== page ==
The secret to living well and longer is to eat half, walk double, laugh triple, and love without measure.
Unattributed “Tibetan” proverb
The pace of our hunt is what many people would call painfully slow. It is dictated by the speed of a couple of mules pulling a wagon. Before the turn of the twentieth century, that pace—the speed that a grown person can walk—was the normal pace of everyday life. I enjoy the break from my supersonic, microwave, digital world while a pair of mules pulls me along the back roads of life. My job forces me to slow down and smell the manure. It is good for my soul and something too few people are able to appreciate.
As a wagon driver, when I am not wrestling a pair of obstinate mules, I spend most of my time watching the dogs—the pointers that race around looking for birds and the retriever that sits on my lap when she is not retrieving. Their joy for life and their ability to live in the moment is infectious and provides a lesson for humans. Perhaps we should spend less time worrying about the past and fearing the future. Somehow, we need to figure out how to just live in the present or, put another way, to seize the day.
My third observation is a lesson in how we should treat other people. I was raised in the south where children are taught that when they say Yes or No to a grown up, it had better be followed by Sir or Mam. It is so ingrained that I still find myself saying it to strangers to this day. When I pass someone on the street or meet someone in an elevator, I nod and say hello, whether I know the person or not. Anything else would be—well, just rude. So it is not such as stretch for those of us who work at the hunting lodge to treat our guests with respect. The world, I believe, would be a better place if we would focus more of our attention on the people around us.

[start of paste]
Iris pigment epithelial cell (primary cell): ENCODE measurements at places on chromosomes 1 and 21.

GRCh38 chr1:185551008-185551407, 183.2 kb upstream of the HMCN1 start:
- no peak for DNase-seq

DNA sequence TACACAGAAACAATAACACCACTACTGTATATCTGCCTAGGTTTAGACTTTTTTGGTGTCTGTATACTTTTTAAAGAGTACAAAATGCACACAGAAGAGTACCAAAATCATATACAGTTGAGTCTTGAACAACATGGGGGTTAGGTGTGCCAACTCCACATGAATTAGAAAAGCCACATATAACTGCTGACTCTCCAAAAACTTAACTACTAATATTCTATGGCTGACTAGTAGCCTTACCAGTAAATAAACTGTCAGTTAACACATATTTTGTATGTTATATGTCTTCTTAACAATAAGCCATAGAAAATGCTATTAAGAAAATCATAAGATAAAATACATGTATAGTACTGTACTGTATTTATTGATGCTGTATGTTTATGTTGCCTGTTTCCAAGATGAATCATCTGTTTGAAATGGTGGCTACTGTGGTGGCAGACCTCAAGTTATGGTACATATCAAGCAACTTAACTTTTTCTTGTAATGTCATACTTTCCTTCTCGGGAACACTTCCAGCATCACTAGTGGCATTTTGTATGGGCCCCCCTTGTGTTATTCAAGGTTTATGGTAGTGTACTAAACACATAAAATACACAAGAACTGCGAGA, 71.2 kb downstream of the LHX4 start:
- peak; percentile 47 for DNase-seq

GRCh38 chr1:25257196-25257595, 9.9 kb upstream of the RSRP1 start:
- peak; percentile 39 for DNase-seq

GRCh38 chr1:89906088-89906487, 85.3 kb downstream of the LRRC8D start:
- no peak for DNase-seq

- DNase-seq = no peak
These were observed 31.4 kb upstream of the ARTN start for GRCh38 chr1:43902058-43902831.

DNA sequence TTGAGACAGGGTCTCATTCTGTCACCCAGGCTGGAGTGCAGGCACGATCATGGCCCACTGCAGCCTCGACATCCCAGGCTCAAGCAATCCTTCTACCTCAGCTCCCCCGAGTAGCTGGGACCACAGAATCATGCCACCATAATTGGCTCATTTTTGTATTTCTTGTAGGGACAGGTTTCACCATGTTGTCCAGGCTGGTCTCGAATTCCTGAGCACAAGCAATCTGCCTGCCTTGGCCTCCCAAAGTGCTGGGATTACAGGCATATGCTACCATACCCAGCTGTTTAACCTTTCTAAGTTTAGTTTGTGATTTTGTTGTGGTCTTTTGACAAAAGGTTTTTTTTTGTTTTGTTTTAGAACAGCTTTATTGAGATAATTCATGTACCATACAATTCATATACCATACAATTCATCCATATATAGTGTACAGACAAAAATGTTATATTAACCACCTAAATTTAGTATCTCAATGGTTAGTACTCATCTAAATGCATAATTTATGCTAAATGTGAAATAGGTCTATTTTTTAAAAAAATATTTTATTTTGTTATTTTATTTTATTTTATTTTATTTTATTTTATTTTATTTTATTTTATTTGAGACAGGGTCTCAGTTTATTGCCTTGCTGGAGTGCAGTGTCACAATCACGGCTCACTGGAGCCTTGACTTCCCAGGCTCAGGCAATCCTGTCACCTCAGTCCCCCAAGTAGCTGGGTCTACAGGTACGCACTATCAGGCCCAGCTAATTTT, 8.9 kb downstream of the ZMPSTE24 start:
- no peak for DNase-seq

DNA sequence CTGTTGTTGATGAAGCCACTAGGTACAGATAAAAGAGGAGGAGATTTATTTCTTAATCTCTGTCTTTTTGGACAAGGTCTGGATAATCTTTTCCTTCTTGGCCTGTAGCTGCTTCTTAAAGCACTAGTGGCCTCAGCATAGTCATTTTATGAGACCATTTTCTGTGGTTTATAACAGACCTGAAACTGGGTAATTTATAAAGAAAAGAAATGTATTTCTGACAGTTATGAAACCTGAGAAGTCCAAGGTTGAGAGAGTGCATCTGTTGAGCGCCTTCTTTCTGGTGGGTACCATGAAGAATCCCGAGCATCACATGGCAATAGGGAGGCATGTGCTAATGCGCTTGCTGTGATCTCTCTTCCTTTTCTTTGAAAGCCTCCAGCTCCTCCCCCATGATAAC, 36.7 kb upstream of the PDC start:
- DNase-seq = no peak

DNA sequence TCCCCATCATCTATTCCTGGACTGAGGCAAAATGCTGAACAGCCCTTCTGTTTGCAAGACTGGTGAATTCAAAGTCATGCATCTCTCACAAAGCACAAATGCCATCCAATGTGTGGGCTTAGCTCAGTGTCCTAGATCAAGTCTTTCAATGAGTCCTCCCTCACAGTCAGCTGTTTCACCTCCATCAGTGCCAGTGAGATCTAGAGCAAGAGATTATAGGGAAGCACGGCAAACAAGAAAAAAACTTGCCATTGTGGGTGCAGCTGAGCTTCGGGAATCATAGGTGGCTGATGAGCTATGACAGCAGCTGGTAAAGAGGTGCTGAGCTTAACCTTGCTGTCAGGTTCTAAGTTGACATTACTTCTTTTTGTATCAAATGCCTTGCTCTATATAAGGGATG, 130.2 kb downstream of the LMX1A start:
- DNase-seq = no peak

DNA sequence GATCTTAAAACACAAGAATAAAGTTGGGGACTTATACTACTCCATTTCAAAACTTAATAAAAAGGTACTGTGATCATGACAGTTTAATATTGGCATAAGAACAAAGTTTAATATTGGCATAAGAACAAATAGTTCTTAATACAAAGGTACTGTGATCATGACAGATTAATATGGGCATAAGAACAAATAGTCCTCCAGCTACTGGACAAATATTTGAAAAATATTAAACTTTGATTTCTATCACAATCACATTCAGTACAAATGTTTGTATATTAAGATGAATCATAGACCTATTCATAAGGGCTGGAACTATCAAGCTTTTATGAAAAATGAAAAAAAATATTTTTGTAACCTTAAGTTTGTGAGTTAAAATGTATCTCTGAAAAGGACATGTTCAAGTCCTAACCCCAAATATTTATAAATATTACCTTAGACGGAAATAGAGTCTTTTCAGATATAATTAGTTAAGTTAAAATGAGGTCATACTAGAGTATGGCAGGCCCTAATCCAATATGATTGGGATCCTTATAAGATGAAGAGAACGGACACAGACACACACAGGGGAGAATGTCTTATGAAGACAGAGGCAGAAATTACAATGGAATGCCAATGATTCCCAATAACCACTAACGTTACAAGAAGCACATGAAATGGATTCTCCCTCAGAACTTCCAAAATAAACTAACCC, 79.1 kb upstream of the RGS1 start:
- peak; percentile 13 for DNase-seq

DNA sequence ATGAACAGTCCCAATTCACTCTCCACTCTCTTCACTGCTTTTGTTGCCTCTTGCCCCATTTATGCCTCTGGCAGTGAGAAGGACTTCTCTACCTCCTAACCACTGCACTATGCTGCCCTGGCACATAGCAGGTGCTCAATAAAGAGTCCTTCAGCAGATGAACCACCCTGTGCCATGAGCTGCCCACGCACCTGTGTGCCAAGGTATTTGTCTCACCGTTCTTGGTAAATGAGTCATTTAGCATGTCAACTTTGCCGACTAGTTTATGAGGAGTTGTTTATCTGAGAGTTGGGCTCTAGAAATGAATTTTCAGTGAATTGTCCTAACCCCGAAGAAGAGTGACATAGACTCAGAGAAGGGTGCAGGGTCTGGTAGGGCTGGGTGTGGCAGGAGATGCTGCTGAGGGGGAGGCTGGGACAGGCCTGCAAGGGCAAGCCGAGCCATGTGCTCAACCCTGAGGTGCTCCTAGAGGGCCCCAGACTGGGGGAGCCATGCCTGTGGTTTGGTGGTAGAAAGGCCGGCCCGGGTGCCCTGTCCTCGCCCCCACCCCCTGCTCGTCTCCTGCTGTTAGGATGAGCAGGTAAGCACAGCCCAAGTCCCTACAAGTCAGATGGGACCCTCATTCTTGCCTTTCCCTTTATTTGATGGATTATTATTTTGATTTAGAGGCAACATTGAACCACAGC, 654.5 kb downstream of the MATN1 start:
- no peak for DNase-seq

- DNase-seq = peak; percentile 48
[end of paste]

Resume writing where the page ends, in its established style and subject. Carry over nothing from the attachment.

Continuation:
When my wife and I visited Africa in the 1980’s, we were struck—and a little un-nerved—by the isolation. When we were on safari, we were truly disconnected from the world. Today, there are few places left on the planet that are not connected to the rest of the world, whether through cell phones, Wi-Fi, or the internet. When our friends recently traveled to Africa, they shared their experiences through social media—live from the Serengeti. I’m not sure I consider that progress. So while we are learning how to better focus on other people, we also need to learn how to put down our mobile devices and disconnect from our fast-paced, digital world on occasion.
The final observation is one that unfolds before me every day. It is the quiet thrill of sitting on my wagon and allowing the sights, smells, and sounds of the Georgia woods wash over me. Sometimes I wonder if we have lost the ability to appreciate nature for what it is.
So, there they are; five rules for living life in the slow lane. It sounds simple. Just slow down, unplug, and enjoy the day. But how do we do that in a world that has such a tight hold on us. In the coming weeks, we will look at each of these areas in a little more detail.
(Author’s NOTE: If you would like to receive a free, advance-review copy of the book Lessons from a Mule Wagon (Coming out later this year), leave a message at the contact page on my website.)